Monday, October 22, 2012

Now

Let me begin by debunking a few common myths about having a child: first, the so-called "Terrible Two's?" They're not that bad. Really. Ask any parent. Things truly take a turn for the worse when they turn three (which not too ironically is half of one of the numbers of the Beast). At two, kids are just beginning to exhibit their independence. Them saying "No" is not the problem. It's when at three, when they can better articulate their argument about why they don't want to wash their hands, go to bed, or eat anything other than French fries for dinner, that parenting gets frustrating.

Also, from the time they become self-propelled (wobbly though it may be) to the point when they are entering the preschool phase of life, as a parent you feel like you almost needed to watch them like a hawk else they stage-dive into an empty bathtub, try to eat to dog food kibbles, or finger-paint their own episode of GO, DIEGO GO onto the flat screen. Again, by the time they reach age three, things change and a little alone playtime isn't a bad thing. You're not going to single-handedly re-codify their MBTI Personality by letting them fly solo for a little.

Just remember: moderation, in all things, is the key.

Recently I've caught myself in the bad habit of saying "wait," or "not now" to Kai with much greater frequency than I ever anticipated I might. Part of this comes from the way he and I have interacted for the last three-plus years: I'm always there, always playing with him, always reading to him, always ready with yet another pack of Gummy Bears. As such, he expects me to be a readily-available plaything 24/7. Because I'm trying to instill in him a moderate sense of it being okay to be alone for a while, I've been trying for both of us to be okay with, for example, me being in the kitchen while he plays with his Legos in his room for a few minutes. But I'd be lying if I didn't also say I've at times "deferred" portions of our playtime because what he wanted to do wasn't convenient to my time, to my plan of what was supposed to be done then.

This isn't me being cruel or ignoring my child, nor is this me intentionally choosing something as more important than him. Both of us taking a break every so often isn't a bad thing. What I've come to understand is that when I do this with such alarming frequency, I'm acting like a parent.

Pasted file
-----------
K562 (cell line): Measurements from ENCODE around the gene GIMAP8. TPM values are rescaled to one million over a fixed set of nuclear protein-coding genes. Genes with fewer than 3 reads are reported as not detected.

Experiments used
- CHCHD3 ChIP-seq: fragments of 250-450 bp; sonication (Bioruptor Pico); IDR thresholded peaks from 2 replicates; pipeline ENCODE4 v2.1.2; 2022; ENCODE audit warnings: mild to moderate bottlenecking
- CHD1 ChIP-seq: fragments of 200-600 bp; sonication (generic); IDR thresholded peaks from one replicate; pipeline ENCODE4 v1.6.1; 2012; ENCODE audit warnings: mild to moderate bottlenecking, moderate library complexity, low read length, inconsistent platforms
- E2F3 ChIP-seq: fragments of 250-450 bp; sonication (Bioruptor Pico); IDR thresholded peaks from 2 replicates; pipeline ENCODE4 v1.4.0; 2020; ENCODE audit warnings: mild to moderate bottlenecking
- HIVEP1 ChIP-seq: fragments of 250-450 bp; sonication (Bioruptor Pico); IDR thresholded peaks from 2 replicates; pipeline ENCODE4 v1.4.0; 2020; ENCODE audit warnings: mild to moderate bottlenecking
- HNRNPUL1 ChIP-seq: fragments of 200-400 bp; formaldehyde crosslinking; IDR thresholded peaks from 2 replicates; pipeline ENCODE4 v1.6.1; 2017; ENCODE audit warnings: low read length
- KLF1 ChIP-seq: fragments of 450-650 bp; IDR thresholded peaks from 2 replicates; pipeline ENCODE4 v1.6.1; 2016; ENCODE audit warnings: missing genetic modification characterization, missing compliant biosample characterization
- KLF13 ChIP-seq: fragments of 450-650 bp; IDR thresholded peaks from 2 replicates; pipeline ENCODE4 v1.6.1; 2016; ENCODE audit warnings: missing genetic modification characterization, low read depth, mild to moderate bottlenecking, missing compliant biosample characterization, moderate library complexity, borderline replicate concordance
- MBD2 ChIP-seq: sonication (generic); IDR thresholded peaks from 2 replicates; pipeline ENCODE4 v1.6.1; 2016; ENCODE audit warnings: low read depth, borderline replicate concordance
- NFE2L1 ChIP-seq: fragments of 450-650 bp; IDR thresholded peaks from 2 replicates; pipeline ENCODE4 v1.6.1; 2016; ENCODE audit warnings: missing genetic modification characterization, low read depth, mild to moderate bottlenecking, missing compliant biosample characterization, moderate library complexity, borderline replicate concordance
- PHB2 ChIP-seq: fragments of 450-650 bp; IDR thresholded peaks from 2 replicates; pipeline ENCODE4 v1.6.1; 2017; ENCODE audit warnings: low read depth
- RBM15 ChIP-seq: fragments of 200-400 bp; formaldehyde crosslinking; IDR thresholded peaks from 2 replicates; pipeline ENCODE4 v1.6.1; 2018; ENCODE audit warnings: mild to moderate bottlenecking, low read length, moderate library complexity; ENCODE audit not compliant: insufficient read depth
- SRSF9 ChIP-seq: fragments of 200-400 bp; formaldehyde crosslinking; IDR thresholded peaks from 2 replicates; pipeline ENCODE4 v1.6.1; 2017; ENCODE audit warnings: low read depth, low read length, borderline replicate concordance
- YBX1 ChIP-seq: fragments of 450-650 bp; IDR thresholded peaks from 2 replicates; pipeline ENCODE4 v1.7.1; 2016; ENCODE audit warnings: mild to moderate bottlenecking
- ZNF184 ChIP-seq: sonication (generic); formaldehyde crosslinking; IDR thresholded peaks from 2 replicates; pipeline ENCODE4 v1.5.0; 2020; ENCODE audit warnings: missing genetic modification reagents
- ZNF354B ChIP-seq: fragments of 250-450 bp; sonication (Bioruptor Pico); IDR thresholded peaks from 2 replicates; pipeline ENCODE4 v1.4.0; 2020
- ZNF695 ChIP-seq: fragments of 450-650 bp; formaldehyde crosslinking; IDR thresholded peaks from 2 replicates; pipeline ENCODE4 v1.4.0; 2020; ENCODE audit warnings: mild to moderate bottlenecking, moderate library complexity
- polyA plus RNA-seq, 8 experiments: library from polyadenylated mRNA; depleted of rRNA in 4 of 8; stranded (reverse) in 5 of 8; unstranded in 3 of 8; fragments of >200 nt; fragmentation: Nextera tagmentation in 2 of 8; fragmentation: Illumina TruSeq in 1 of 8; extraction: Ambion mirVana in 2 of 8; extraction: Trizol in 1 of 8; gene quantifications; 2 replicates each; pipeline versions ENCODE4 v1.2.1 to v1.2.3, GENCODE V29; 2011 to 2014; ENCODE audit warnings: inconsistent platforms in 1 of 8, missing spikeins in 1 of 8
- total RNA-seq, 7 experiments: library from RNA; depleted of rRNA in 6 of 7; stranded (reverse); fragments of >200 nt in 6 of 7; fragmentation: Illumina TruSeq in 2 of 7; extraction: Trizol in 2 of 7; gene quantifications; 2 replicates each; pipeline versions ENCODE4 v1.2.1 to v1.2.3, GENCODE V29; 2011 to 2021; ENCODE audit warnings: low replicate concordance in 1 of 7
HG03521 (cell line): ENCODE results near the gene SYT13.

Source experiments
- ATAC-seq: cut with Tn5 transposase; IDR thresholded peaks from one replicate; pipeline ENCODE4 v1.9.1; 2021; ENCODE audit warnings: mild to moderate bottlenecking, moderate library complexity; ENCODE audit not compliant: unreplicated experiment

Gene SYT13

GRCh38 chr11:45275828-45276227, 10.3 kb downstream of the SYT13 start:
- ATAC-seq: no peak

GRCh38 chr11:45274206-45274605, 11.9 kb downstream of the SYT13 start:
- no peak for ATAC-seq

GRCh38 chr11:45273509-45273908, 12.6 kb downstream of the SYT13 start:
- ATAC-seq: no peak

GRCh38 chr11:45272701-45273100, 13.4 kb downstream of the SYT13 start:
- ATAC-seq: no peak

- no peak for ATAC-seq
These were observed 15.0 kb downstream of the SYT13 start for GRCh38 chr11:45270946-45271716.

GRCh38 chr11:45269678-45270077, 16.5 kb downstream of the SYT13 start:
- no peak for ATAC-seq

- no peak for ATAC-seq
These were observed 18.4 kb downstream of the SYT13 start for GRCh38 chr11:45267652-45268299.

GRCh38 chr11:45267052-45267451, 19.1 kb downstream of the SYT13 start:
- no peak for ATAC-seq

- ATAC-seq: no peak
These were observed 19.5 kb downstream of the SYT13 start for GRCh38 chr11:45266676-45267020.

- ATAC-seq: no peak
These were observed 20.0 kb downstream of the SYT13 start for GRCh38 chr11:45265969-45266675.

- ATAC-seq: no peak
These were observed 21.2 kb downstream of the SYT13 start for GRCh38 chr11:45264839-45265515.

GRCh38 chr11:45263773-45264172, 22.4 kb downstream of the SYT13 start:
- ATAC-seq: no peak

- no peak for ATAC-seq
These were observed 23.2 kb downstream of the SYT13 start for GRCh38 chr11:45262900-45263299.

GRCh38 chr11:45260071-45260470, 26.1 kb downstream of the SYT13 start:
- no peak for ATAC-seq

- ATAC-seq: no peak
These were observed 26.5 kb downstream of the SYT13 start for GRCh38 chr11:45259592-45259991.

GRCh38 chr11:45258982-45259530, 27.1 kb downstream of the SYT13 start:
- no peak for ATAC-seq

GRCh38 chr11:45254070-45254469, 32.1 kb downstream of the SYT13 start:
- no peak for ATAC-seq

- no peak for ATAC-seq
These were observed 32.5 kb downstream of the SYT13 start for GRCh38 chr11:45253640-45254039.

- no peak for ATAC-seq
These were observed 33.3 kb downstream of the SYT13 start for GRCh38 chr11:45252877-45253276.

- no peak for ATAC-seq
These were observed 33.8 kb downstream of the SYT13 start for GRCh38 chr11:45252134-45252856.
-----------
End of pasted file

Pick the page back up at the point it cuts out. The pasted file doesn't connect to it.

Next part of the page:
Not like a dad.

And yes: there is a difference.

Kai is simply looking for someone to play with, to spend time with, and he is choosing me. When I continually say "wait" or "not now," those seconds count. They add up to minutes, hours, days when we're not involved with one another - and I know when he gets older, I will regret each and every time I put something that COULD wait before him. There's a world of difference in being dependent on me and being codependent with me. I need to not carve out a gulf between us physically or chronologically, else it becomes an emotional one. Again: taking a break every so often isn't bad.

But nothing...nothing...should be more important than my family. Nothing.

My lawyer has advised me that love does. I've also come to realize that love acts.

And sometimes - love is just plain silly.

It's still appropriate for me as his dad to say "wait" or "not now" to some things - when I've been handing raw chicken and he wants to climb up me, for example - but saying "yes" is much more fun and much more prone to making lasting memories between us. Dress up like a superhero before we head out to the grocery store? Yes. Go on a spy mission in the backyard? Yes. Have a parade on the front porch of our house to celebrate Crazy Thursdays? Yes.

These memories will last longer in our hearts than they will as a blog post or Tweet, anyway.

2 comments:

Katie Axelson said...

Your lawyer says this Thursday when you quit, don't let it be the parade.

Sonny Lemmons said...

My lawyer is wise. :)